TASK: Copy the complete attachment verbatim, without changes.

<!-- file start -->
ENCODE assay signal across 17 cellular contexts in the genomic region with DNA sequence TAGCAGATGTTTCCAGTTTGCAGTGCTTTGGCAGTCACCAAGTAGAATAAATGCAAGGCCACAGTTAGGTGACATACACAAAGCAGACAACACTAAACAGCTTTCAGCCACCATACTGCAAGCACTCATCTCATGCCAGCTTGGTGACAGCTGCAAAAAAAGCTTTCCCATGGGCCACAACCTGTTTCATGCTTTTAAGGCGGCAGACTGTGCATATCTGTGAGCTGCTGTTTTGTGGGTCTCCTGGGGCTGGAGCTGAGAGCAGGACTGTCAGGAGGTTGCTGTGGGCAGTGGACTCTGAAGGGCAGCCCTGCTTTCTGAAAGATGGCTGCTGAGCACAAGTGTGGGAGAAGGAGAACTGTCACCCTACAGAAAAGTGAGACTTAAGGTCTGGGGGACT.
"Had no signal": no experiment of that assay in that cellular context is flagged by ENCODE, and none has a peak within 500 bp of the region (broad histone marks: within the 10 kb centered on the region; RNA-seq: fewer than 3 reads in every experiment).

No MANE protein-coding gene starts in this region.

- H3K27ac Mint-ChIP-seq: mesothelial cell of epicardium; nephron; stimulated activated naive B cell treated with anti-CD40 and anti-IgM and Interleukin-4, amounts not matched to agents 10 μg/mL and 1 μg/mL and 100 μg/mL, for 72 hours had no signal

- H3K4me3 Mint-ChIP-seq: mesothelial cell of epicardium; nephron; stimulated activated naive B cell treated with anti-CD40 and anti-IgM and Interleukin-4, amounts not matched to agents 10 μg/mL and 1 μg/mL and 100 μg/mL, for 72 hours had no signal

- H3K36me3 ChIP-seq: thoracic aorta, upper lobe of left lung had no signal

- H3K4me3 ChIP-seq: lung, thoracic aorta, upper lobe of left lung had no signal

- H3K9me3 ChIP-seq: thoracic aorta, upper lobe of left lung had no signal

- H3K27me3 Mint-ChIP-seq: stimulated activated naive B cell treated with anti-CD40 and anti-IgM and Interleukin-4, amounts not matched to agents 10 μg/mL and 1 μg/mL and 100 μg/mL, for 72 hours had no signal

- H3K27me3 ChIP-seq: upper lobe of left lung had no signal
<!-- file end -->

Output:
ENCODE assay signal across 17 cellular contexts in the genomic region with DNA sequence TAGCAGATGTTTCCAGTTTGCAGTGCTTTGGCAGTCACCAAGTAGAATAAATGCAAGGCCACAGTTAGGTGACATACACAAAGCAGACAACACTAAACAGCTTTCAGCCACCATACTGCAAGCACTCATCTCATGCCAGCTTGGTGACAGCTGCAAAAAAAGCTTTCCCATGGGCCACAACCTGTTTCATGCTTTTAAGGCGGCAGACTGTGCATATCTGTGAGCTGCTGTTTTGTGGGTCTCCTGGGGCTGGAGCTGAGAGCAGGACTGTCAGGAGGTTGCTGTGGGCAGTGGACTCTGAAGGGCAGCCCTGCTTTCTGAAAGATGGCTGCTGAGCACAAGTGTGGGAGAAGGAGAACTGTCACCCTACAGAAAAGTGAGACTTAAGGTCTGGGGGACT.
"Had no signal": no experiment of that assay in that cellular context is flagged by ENCODE, and none has a peak within 500 bp of the region (broad histone marks: within the 10 kb centered on the region; RNA-seq: fewer than 3 reads in every experiment).

No MANE protein-coding gene starts in this region.

- H3K27ac Mint-ChIP-seq: mesothelial cell of epicardium; nephron; stimulated activated naive B cell treated with anti-CD40 and anti-IgM and Interleukin-4, amounts not matched to agents 10 μg/mL and 1 μg/mL and 100 μg/mL, for 72 hours had no signal

- H3K4me3 Mint-ChIP-seq: mesothelial cell of epicardium; nephron; stimulated activated naive B cell treated with anti-CD40 and anti-IgM and Interleukin-4, amounts not matched to agents 10 μg/mL and 1 μg/mL and 100 μg/mL, for 72 hours had no signal

- H3K36me3 ChIP-seq: thoracic aorta, upper lobe of left lung had no signal

- H3K4me3 ChIP-seq: lung, thoracic aorta, upper lobe of left lung had no signal

- H3K9me3 ChIP-seq: thoracic aorta, upper lobe of left lung had no signal

- H3K27me3 Mint-ChIP-seq: stimulated activated naive B cell treated with anti-CD40 and anti-IgM and Interleukin-4, amounts not matched to agents 10 μg/mL and 1 μg/mL and 100 μg/mL, for 72 hours had no signal

- H3K27me3 ChIP-seq: upper lobe of left lung had no signal